Clicking the Compute Edges button in the above model carries out this procedure on the learned ICD code representations. Notice that this yields a network with a modest number of edges, which also exhibits a noticeable structure. The network is rather disconnected in that it has a large number of connected components and has a good deal of isolated nodes. An advantage of this approach over a pure clustering method, is that it captures a wider dimension of similarity (via paths.)

Often such representations, while useful in-and-of-themselves, are often developed for use in down-stream AI applications. This means that any time we were to deal with any data sources consisting of ICD codes, we could transfer these representations and learnings to those new applications. For example, having such computational representations for the diagnosis and procedure data, we can apply this encoding and study the structure of patients in the data set; that is, to learn patient-level representations. This is done by applying the learned ICD representations to the ICD code sequence for a patient's visit. Where a patient's visit was previously represented by a sequence of ICD codes, it is now represented by a sequence of 100-dimensional real vectors. We can then apply more advanced unsupervised learning methods to learn the desired patient level representations. Here a stacked, denoising, convolutional autoencoder (SDCAE) was used to learn lower-dimensional representations of the patients.

Notice that we could jump directly to this level by training a SDCAE instead on the patient's ICD sequences directly. Applying transfer learning in this way, however, gives us the advantage of leveraging the learned contextual similarity of the ICD codes. Further, we can add significant robustness to the model by leveraging the 'wider' similarity criterion established by the connected components, by randomly substituting ICD codes with other codes in its connected component! Below is an example of this model applied to a random subset of 6,000 patients from the dataset.

Carrying out the same process as with the ICD codes, we can see that this patient representation network is far more dense than the code representation network. In fact, this network has only 6 connected components. Notice that the largest component (the red edges) while on the one hand rather densely connect, it certainly has many 'holes' in it. We can think of the connected components here as defining various computational phenotypes yielding the distinct subgroups evident in the network.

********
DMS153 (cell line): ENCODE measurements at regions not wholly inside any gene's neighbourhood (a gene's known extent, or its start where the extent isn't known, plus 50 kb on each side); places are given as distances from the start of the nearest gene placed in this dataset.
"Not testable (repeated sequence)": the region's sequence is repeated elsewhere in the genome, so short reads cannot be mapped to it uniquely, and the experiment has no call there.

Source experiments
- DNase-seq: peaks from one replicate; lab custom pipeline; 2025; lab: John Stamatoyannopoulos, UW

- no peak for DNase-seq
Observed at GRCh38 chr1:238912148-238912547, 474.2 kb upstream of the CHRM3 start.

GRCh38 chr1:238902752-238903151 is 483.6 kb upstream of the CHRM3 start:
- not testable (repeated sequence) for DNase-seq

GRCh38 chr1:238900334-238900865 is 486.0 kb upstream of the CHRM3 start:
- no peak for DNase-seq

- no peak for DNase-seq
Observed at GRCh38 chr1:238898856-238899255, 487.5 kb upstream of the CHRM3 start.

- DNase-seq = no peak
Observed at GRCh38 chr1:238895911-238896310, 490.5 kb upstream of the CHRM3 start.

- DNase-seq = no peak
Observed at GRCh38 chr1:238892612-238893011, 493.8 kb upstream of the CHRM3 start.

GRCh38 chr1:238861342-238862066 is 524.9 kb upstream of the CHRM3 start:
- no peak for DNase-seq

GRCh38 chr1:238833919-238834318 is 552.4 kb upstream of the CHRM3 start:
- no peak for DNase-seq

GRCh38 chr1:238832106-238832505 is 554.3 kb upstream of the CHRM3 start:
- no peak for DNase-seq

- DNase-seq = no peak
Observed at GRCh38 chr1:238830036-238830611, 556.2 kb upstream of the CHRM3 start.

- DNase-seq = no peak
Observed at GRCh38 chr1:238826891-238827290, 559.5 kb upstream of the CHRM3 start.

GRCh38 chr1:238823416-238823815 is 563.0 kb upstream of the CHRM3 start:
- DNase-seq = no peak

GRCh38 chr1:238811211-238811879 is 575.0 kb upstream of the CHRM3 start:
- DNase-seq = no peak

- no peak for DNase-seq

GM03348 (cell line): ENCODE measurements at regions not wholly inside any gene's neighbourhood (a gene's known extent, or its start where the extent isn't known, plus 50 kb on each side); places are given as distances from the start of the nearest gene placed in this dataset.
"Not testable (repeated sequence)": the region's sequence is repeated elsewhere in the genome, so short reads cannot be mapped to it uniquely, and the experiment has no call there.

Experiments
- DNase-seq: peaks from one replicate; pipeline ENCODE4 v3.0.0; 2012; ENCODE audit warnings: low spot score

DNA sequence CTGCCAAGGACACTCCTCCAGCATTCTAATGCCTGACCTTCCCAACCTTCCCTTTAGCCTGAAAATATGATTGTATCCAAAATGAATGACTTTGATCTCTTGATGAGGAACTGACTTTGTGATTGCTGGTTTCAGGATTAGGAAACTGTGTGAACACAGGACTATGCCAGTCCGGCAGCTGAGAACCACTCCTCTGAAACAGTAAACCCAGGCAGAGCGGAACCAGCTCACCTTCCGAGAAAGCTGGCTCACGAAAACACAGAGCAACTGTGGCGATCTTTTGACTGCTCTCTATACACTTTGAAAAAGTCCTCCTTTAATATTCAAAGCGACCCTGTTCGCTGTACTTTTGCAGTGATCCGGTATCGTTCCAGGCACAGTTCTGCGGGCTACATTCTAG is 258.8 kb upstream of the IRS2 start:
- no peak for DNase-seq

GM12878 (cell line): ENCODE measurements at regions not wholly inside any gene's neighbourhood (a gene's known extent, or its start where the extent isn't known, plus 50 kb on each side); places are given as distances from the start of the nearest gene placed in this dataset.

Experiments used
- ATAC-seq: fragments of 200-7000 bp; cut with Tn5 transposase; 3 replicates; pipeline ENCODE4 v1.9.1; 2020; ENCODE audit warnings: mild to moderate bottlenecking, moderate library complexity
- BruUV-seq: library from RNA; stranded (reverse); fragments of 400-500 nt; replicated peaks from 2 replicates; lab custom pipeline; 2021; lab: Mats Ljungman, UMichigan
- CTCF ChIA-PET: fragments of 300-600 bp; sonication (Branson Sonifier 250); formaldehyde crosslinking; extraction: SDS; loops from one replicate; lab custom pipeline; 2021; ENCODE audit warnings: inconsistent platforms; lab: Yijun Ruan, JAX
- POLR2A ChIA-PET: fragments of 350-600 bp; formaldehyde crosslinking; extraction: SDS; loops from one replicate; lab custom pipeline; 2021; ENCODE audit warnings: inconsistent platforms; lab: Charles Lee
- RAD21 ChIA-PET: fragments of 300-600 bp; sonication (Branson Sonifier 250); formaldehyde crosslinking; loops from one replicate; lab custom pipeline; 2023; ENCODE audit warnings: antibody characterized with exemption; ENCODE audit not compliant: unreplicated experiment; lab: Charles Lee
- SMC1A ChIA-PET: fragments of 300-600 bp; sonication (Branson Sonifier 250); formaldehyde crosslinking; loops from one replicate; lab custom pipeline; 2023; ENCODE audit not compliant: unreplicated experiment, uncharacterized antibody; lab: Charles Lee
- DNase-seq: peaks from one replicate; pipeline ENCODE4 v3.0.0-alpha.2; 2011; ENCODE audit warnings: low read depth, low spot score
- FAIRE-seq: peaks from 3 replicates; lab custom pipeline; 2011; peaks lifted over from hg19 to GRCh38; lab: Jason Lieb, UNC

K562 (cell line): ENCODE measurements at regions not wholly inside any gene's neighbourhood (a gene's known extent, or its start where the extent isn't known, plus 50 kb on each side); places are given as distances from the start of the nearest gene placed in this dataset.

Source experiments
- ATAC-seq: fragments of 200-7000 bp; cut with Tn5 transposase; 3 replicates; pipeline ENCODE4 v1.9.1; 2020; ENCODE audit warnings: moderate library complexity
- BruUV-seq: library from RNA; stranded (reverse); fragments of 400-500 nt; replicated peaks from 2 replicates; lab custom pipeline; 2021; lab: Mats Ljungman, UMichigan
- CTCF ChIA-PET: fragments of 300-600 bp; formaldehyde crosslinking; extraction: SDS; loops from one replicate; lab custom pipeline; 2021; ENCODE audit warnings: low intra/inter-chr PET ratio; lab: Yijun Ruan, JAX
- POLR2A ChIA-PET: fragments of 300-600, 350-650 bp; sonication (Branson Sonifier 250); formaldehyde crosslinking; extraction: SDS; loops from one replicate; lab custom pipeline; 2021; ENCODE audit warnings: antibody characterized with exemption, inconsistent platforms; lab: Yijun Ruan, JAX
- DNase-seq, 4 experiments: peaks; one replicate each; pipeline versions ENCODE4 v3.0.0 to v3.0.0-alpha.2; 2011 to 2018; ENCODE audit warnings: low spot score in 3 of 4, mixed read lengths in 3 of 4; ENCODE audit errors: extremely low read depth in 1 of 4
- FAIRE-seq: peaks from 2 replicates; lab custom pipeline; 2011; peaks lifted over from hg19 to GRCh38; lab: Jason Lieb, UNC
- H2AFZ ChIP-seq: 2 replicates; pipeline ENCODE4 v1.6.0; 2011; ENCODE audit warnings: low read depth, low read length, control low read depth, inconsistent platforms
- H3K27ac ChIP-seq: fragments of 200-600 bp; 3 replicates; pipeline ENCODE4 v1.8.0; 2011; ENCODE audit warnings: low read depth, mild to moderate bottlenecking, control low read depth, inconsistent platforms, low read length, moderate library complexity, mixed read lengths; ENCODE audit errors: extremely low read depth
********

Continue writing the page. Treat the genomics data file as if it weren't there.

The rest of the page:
In closing, the framework of graphical data representations presented here has tremendous utility in settings where traditional artificial intelligence and machine learning methods suffer from diminished performance, such as data having a complex or relation structure. Additionally, it can be used to improve the performance of many traditional methods by giving practitioners a better understanding of the overall structure of his or her data, or in the development of new features in the feature engineering process.

Appendix A: Graph Theory

So what exactly is graph theory? First off, a graph in this context is different from how one usually encounters the notion of a graph in data science and machine learning, that is, the graph of a function, which is of course a way to visualize the relation of outputs to inputs under this function. Instead, in the context of graph theory, a graph refers to a mathematical structure which is used to model pair-wise relationships between entities of some kind. A graph is composed of a set of objects, called nodes or vertices, and a set of relationships between these objects, called edges or links. A graph can be specified by an ordered pair $G = (V, E)$, where $V$ and $E$ denote the set of nodes and edges, respectively. Graph theory is the branch of mathematics concerned with studying and understanding the structure of these objects, including various properties or attributes they might have, as well as developing various algorithms related to understanding these structures.